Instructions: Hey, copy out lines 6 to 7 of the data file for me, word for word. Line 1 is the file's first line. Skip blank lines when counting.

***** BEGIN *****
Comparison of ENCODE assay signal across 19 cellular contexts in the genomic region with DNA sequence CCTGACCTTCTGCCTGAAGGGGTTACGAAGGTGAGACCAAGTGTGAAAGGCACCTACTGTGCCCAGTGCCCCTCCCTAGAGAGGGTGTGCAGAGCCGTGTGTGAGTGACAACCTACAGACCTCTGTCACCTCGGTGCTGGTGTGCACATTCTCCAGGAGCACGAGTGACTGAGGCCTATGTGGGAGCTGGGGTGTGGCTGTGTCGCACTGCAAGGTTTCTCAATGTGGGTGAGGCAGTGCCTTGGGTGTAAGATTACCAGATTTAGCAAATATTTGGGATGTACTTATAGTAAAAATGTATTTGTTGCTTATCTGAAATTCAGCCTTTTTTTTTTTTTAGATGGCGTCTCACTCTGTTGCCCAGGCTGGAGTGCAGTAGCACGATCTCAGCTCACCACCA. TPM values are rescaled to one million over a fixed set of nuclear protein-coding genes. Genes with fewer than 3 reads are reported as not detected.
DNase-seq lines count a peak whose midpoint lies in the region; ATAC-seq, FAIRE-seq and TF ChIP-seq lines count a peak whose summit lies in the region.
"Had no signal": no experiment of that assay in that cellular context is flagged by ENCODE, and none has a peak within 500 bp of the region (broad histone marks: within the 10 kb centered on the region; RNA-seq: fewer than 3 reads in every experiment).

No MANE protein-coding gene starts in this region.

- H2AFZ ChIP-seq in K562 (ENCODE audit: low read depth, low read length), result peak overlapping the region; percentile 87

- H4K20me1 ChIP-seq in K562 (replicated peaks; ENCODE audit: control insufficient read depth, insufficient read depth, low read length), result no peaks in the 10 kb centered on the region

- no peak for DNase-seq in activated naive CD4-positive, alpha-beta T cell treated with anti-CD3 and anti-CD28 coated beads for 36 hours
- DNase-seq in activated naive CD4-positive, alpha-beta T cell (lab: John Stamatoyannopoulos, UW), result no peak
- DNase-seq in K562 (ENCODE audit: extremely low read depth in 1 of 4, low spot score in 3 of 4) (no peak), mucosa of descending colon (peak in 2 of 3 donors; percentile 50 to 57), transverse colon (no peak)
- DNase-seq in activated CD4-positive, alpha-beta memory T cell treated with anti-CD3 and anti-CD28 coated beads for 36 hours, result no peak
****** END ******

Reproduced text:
- H4K20me1 ChIP-seq in K562 (replicated peaks; ENCODE audit: control insufficient read depth, insufficient read depth, low read length), result no peaks in the 10 kb centered on the region

- no peak for DNase-seq in activated naive CD4-positive, alpha-beta T cell treated with anti-CD3 and anti-CD28 coated beads for 36 hours